• NIH official and infectious diseases expert Dr. Anthony Fauci is set to meet virtually with President-elect Biden's team later in the day. "[T]oday will be the first day where there will be substantive discussions about the transition between me and the Biden team," Fauci told CBS News's Major Garrett on the Takeout Podcast. Biden and Fauci have not spoken directly. The doctor, however, said he has had conversations with Biden's incoming chief of staff Ron Klain.
  • The U.S. Supreme Court on Thursday delivered a blow to California Governor Gavin Newsom’s (D) pandemic-related ban on indoor religious services, siding with a church that challenged the measure as unconstitutional religious discrimination. The justices directed the lower court to reconsider the case in light of their ruling in a New York case on November 25 that backed Christian and Jewish houses of worship that challenged New York state restrictions in coronavirus hot spots.

In the News:

  • Pfizer has run into supply chain problems causing it to cut back half the doses it promised to send worldwide by the end of the year. The pharmaceutical company will only be shipping 50 million doses but said it will make up for the shortfall by shipping more than a billion doses of the vaccine in 2021.
  • A small study published Thursday in the New England Journal of Medicine shows that people who received the Moderna coronavirus shot had higher levels of antibodies three months after vaccination than people who recovered from COVID-19 infections.
  • The U.S. saw its highest single-day coronavirus death toll on Wednesday with 3,157 deaths. The number was 20 percent higher than the previous single-day high of 2,603 on April 15, and brings the total U.S. death toll to 273,799, according to Johns Hopkins University. Additionally, on Wednesday new hospitalizations exceeded 100,000 for the first time ever, according to the COVID Tracking Project. Of those hospitalized, 19,396 were intensive care patients, another new high. Lag time between infection and hospitalization means that these numbers likely do not reflect the number of new infections caused by Thanksgiving gatherings.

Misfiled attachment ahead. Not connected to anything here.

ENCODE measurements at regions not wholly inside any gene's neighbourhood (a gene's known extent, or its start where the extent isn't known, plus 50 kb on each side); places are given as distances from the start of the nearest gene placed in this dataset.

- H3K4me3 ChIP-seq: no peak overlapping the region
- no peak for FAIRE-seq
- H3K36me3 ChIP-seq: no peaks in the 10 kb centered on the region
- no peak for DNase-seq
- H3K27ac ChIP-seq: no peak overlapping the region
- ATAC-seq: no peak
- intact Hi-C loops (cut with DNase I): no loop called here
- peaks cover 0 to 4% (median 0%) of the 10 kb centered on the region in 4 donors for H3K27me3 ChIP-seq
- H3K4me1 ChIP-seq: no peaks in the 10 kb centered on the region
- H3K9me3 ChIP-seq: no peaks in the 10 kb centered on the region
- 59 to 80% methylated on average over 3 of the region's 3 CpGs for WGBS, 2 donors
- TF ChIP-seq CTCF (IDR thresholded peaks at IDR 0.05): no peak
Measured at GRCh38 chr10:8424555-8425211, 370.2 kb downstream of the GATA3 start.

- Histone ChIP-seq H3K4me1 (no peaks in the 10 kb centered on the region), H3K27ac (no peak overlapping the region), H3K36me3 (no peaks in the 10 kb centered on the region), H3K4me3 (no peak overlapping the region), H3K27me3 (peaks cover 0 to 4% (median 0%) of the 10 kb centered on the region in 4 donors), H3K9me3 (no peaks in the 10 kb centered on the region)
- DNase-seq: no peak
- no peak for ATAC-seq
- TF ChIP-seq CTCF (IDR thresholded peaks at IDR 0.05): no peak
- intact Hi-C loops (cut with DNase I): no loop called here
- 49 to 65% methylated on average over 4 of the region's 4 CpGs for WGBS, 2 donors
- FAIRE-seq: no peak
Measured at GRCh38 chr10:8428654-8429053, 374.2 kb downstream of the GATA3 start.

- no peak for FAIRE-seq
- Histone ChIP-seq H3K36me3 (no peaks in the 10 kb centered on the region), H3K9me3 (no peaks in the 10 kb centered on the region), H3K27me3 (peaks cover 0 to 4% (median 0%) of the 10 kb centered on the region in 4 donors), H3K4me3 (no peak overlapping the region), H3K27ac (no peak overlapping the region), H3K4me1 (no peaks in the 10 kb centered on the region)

• Facebook announced Thursday that it will begin removing misinformation about coronavirus vaccines as the immunizations are poised to be rolled out globally. Posts containing false claims about “safety, efficacy, ingredients or side effects” about the vaccines can be taken down, the social media giant said in a blog post. Facebook is rife with vaccination misinformation. Some researchers have found that online anti-vaccine sentiments have contributed to real-world hesitancy to take a coronavirus vaccine.
  • The AP reports that IBM security researchers have detected a cyberespionage effort using targeted phishing emails to collect vital information on the World Health Organization’s initiative for distributing COVID-19 vaccine to developing countries. The researchers said they could not be sure who was behind the campaign or if it was successful.

[View source.]

DISCLAIMER: Because of the generality of this update, the information provided herein may not be applicable in all situations and should not be acted upon without specific legal advice based on particular situations.